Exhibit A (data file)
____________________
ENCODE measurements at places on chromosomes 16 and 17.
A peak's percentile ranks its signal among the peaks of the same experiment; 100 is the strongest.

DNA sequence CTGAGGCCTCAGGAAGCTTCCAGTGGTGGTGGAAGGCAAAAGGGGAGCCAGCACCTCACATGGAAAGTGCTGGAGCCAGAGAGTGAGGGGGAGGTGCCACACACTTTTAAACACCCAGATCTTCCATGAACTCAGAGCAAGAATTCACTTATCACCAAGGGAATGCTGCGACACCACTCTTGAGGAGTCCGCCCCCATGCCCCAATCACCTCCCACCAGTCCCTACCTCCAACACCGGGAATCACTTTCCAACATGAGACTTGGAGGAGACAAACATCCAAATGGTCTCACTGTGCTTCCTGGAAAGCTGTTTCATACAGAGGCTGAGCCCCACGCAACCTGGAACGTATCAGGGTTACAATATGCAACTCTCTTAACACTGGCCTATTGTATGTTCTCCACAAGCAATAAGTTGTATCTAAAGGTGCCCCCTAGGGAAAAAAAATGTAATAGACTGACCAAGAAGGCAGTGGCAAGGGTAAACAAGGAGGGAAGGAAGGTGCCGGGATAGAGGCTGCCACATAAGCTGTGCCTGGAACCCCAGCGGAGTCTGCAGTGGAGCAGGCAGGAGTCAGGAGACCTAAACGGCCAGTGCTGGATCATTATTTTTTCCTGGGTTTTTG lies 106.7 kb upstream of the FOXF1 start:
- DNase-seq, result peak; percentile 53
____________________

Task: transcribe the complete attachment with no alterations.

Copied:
ENCODE measurements at places on chromosomes 16 and 17.
A peak's percentile ranks its signal among the peaks of the same experiment; 100 is the strongest.

DNA sequence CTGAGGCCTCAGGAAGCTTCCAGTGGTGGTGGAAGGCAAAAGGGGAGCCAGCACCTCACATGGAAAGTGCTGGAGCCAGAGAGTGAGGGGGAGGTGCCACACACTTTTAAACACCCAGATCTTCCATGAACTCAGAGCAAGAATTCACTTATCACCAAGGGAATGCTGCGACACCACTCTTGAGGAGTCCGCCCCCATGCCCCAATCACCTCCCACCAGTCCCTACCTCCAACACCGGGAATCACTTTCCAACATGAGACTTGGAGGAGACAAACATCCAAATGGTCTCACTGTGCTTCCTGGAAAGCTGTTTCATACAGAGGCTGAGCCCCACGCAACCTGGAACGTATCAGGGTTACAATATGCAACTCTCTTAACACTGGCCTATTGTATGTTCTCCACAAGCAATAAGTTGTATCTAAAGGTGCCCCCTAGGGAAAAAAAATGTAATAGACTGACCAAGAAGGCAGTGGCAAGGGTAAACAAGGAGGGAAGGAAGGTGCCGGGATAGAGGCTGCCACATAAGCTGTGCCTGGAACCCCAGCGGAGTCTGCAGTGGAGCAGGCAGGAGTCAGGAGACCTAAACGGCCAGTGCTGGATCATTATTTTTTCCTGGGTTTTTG lies 106.7 kb upstream of the FOXF1 start:
- DNase-seq, result peak; percentile 53